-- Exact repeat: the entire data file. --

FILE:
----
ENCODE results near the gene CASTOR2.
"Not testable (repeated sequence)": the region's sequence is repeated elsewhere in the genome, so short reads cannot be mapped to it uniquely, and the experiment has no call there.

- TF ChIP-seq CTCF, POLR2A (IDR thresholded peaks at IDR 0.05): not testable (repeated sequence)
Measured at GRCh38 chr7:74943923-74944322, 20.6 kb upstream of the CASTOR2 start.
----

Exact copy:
ENCODE results near the gene CASTOR2.
"Not testable (repeated sequence)": the region's sequence is repeated elsewhere in the genome, so short reads cannot be mapped to it uniquely, and the experiment has no call there.

- TF ChIP-seq CTCF, POLR2A (IDR thresholded peaks at IDR 0.05): not testable (repeated sequence)
Measured at GRCh38 chr7:74943923-74944322, 20.6 kb upstream of the CASTOR2 start.